Monday, February 21, 2005

Guy V. Lewis Snubbed in This Year's Hall of Fame Balloting

Yesterday, this year's set of 16 finalists for possible induction into the Basketball Hall of Fame was announced. And, for whatever reason, former University of Houston Coach Guy V. Lewis was not among the finalists, despite his coaching five (count 'em five) final four teams. If you look at the list of coaches in the Hall of Fame, you'll find some who coached many years at the collegiate level and made not a single NCAA Division I final four.

The following document (brought to my attention by Jason Grimes) powerfully makes the case for Lewis to be enshrined. Dreaming up the idea for the Game of the Century, in which he ended up the winning coach, was just one of Lewis's many contributions to college basketball.

Monday, February 14, 2005

GOTC Photo Links

Among the suggestions I've received for this page, one is to provide links to photographs of the Game of the Century. I've been doing a lot of searching on the web and haven't found too much, but these four links are a start:

*The Sports Illustrated cover photo the week after the game (the issue is dated January 29, 1968).

*Panoramic picture of the Astrodome set-up for the UH-UCLA game. It must have seemed odd for the players, the way the basketball court was in the "middle of nowhere," with no seats added between the court and the permanent baseball/football stands. (Thanks to Jason Grimes for sending me the article containing the photo.)

*UCLA Bruins 1967-68 team picture. This photo is part of an excellent, larger website devoted to UCLA hoops, maintained by John Perry.

(If anyone knows where to locate an online 1967-68 UH team picture, please e-mail me the link; my e-mail address is listed in some of my previous postings.)

*A nice photograph essay on the construction and early years of the Astrodome.

Friday, February 11, 2005

Guy V. Lewis Interview from a Few Years Ago

I just came across a fairly in-depth interview former UH Coach Guy V. Lewis did with the Sporting News in 2002. Take a look!

Wednesday, February 09, 2005

Seeking First-Person Accounts of GOTC

In recent days, I've been trying to publicize this site by posting messages on what I think are relevant Internet discussion boards and e-mailing select individuals who I think might be interested. My message announcing the creation of the Game of the Century website received some nice comments on a Houston Cougars discussion board, but not a single response on the parallel message I posted on a UCLA board.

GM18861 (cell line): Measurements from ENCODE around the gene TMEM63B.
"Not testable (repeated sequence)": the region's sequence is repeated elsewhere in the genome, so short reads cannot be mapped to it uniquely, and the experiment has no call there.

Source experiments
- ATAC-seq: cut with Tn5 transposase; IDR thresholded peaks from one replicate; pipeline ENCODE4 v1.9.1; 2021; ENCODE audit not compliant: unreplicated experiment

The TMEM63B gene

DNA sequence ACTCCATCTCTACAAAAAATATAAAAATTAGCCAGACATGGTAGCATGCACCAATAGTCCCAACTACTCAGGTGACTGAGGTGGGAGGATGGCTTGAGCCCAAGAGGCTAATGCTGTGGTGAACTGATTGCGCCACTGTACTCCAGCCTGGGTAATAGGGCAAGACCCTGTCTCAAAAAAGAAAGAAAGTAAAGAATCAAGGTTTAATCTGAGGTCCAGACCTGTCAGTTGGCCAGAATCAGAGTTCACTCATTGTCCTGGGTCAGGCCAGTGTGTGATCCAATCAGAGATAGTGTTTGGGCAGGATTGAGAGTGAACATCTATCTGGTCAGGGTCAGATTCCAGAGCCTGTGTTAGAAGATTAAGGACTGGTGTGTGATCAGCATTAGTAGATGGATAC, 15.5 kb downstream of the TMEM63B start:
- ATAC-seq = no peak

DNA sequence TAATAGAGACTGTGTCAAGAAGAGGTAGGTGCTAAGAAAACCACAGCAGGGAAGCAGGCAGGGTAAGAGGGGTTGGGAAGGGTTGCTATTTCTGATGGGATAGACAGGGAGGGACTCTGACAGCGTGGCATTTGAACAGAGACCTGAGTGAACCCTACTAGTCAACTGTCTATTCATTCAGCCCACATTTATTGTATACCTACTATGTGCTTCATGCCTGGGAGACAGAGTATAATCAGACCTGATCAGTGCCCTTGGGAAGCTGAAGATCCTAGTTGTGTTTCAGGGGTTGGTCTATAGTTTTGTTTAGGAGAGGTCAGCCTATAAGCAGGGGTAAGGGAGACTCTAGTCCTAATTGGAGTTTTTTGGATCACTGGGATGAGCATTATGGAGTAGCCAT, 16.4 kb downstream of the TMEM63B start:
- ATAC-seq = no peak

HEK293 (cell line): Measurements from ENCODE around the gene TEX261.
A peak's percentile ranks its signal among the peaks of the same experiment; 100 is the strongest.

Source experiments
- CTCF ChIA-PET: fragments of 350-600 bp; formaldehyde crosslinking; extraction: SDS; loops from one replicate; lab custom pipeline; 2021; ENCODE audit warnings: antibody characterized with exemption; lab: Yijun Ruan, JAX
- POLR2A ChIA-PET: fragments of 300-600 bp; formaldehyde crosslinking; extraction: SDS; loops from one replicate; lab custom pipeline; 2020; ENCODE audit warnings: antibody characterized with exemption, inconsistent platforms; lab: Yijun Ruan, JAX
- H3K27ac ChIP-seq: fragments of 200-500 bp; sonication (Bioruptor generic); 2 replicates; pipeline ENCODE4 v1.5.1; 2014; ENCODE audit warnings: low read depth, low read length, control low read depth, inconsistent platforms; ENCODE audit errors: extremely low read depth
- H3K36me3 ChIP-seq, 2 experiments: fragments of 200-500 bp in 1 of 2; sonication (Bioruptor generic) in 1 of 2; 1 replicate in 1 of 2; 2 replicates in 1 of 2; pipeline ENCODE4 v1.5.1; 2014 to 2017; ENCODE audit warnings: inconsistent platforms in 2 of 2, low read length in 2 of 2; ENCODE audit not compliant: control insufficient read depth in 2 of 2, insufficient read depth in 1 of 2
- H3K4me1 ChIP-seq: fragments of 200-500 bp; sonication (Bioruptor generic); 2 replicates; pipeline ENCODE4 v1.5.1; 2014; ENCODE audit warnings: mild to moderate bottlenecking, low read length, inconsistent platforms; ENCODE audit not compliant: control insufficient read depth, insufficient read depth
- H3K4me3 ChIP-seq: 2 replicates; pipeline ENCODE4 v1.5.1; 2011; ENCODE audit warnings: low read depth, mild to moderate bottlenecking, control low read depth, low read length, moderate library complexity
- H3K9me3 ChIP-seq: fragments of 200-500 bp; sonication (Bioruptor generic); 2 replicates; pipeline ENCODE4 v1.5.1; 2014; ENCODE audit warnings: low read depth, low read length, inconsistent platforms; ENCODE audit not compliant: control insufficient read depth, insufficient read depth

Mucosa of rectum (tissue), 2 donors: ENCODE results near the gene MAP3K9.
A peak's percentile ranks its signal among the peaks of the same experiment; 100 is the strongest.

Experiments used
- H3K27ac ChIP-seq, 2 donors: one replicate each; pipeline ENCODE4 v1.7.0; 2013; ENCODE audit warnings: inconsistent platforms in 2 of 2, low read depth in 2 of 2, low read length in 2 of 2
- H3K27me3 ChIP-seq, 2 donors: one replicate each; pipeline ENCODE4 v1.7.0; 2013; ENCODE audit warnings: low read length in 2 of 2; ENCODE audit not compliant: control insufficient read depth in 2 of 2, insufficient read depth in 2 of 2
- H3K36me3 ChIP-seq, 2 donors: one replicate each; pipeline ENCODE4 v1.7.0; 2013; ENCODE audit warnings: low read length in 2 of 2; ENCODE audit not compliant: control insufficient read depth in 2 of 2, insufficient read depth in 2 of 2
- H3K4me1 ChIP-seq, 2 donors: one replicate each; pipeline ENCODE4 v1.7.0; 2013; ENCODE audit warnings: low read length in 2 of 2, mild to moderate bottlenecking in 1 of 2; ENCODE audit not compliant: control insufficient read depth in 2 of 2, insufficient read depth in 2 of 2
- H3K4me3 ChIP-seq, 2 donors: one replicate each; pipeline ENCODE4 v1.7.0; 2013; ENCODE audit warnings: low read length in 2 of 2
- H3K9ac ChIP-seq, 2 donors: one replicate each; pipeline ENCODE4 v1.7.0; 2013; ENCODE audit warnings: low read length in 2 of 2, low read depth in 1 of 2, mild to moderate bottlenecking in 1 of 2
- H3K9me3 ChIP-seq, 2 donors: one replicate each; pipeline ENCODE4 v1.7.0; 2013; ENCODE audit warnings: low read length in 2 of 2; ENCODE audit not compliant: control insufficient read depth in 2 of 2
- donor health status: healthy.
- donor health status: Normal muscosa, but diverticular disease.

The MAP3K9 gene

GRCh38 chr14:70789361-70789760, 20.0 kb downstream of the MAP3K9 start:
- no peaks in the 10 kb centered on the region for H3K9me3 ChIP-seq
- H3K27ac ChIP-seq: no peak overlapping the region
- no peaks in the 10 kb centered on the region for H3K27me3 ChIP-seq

Among the comments posted on the UH board, one person noted that first-person accounts of the game by those who attended or watched live on television would be a nice addition. If anyone who saw the game live wants to compose something and e-mail it to me (, I'd be happy to post it. Until that happens, however, we'll need to rely on linking to first-person accounts that already exist on the web.

One such account I found is that of former (1957–1979, 1988-1994) UH Sports Information Director Ted Nance (the frequently used abbreviation for that position is S.I.D., but, as you'll see, the way the headline of the article is structured, it could easily give someone the impression his name is "Sid Nance").

The article with Nance's recollections characterizes him as having been "associated with the Cougars almost from the first day he set foot on campus in 1953."

Nance's recollections of the 1968 UH-UCLA game are pretty extensive, so I'll just provide some excerpts (the totality of Nance's reflections can be seen by clicking on the aforementioned link to the full article):

When asked about his most vivid memory of his nearly 40 years with the University, Nance is quick to respond, "It would be the Houston-UCLA basketball game. It was a game of national championship caliber, the largest crowd in history (52,693) and the first nationally televised game. It just had a different aura about the whole game. It was something special.

"I had bought 50 tickets to the game early on because I just knew people would be calling me for tickets at the last minute. And sure enough, everbody was calling. That's the best move I ever made.

"The game was back and forth, back and forth the whole way. Alcindor had an eye problem, but that was a great-built-in alibi for Johnny Wooden. I think Alcindor hit eight of 10 free throws, so it didn't affect him that much.

"What affected his shooting more than anything was that he had several shots blocked by Hayes. Hayes was just red hot. It wasn't so much a case of UCLA not being good, it was that Hayes had probably the career game of his life. I think he had something like 28 points at halftime. Everytime he did anything the crowd just roared."

Nance has been honored both by UH and by the College Sports Information Directors of America (CoSIDA).

Saturday, February 05, 2005

Current UH Coach Penders Strongly Endorses Lewis for Hall of Fame

Virtually all of the recent publicity that former Houston Cougar Coach Guy V. Lewis has been receiving has been directed at getting him elected to the Basketball Hall of Fame. I strongly support the contention that Lewis should be in the Hall.

Friday's edition of the UH student newspaper, the Daily Cougar, featured an interview with current UH Coach Tom Penders. Penders made the case for Lewis's induction as eloquently and as succinctly as I've heard anyone do it:

It's a total injustice. The man has twice the credentials of many of those who are already in there. The five Final Fours are mind boggling. The records, the pioneer that he was here, what he did for African-Americans here at the University of Houston, he's always been considered a class individual. He didn't have any NCAA violations. He did it the right way, didn't cut corners, and I know how his former players feel about him. There's just no explanation for it.